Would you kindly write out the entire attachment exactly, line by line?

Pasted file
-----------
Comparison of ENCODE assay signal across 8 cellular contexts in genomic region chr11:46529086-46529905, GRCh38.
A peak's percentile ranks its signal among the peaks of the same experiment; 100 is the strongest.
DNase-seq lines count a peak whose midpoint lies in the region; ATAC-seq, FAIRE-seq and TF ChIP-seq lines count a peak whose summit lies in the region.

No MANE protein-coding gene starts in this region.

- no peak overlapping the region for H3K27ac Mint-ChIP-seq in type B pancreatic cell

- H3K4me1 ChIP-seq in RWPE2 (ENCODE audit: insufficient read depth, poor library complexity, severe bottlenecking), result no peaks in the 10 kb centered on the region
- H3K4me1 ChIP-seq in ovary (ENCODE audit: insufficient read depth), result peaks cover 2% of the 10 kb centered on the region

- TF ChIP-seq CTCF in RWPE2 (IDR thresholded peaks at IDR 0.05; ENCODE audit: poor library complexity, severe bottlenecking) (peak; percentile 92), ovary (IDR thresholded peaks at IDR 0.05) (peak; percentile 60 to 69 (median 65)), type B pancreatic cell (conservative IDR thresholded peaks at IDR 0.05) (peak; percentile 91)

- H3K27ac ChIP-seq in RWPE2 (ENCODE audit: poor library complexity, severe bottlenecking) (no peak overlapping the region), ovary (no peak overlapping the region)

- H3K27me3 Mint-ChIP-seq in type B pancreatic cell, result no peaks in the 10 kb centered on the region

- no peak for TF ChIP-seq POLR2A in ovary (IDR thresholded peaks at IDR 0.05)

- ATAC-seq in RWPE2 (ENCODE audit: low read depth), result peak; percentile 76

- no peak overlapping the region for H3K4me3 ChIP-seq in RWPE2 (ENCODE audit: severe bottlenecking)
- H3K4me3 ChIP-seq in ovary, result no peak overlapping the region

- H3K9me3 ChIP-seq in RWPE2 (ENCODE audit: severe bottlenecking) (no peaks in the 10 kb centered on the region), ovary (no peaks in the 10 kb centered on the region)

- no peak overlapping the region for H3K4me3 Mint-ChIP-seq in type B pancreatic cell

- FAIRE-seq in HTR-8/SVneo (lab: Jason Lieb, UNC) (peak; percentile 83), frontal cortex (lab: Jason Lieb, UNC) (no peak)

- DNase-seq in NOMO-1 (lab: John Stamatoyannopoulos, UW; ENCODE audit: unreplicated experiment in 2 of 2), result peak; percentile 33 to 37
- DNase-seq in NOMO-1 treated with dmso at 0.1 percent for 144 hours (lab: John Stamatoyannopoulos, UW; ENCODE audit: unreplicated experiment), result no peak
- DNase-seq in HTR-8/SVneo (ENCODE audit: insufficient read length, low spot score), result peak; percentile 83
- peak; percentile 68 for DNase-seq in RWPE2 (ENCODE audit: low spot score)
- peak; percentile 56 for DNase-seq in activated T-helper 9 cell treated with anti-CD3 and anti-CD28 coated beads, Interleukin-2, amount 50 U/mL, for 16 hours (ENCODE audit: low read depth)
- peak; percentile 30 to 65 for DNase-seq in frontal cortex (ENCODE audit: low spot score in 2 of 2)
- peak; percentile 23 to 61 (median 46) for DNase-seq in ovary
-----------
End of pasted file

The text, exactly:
Comparison of ENCODE assay signal across 8 cellular contexts in genomic region chr11:46529086-46529905, GRCh38.
A peak's percentile ranks its signal among the peaks of the same experiment; 100 is the strongest.
DNase-seq lines count a peak whose midpoint lies in the region; ATAC-seq, FAIRE-seq and TF ChIP-seq lines count a peak whose summit lies in the region.

No MANE protein-coding gene starts in this region.

- no peak overlapping the region for H3K27ac Mint-ChIP-seq in type B pancreatic cell

- H3K4me1 ChIP-seq in RWPE2 (ENCODE audit: insufficient read depth, poor library complexity, severe bottlenecking), result no peaks in the 10 kb centered on the region
- H3K4me1 ChIP-seq in ovary (ENCODE audit: insufficient read depth), result peaks cover 2% of the 10 kb centered on the region

- TF ChIP-seq CTCF in RWPE2 (IDR thresholded peaks at IDR 0.05; ENCODE audit: poor library complexity, severe bottlenecking) (peak; percentile 92), ovary (IDR thresholded peaks at IDR 0.05) (peak; percentile 60 to 69 (median 65)), type B pancreatic cell (conservative IDR thresholded peaks at IDR 0.05) (peak; percentile 91)

- H3K27ac ChIP-seq in RWPE2 (ENCODE audit: poor library complexity, severe bottlenecking) (no peak overlapping the region), ovary (no peak overlapping the region)

- H3K27me3 Mint-ChIP-seq in type B pancreatic cell, result no peaks in the 10 kb centered on the region

- no peak for TF ChIP-seq POLR2A in ovary (IDR thresholded peaks at IDR 0.05)

- ATAC-seq in RWPE2 (ENCODE audit: low read depth), result peak; percentile 76

- no peak overlapping the region for H3K4me3 ChIP-seq in RWPE2 (ENCODE audit: severe bottlenecking)
- H3K4me3 ChIP-seq in ovary, result no peak overlapping the region

- H3K9me3 ChIP-seq in RWPE2 (ENCODE audit: severe bottlenecking) (no peaks in the 10 kb centered on the region), ovary (no peaks in the 10 kb centered on the region)

- no peak overlapping the region for H3K4me3 Mint-ChIP-seq in type B pancreatic cell

- FAIRE-seq in HTR-8/SVneo (lab: Jason Lieb, UNC) (peak; percentile 83), frontal cortex (lab: Jason Lieb, UNC) (no peak)

- DNase-seq in NOMO-1 (lab: John Stamatoyannopoulos, UW; ENCODE audit: unreplicated experiment in 2 of 2), result peak; percentile 33 to 37
- DNase-seq in NOMO-1 treated with dmso at 0.1 percent for 144 hours (lab: John Stamatoyannopoulos, UW; ENCODE audit: unreplicated experiment), result no peak
- DNase-seq in HTR-8/SVneo (ENCODE audit: insufficient read length, low spot score), result peak; percentile 83
- peak; percentile 68 for DNase-seq in RWPE2 (ENCODE audit: low spot score)
- peak; percentile 56 for DNase-seq in activated T-helper 9 cell treated with anti-CD3 and anti-CD28 coated beads, Interleukin-2, amount 50 U/mL, for 16 hours (ENCODE audit: low read depth)
- peak; percentile 30 to 65 for DNase-seq in frontal cortex (ENCODE audit: low spot score in 2 of 2)
- peak; percentile 23 to 61 (median 46) for DNase-seq in ovary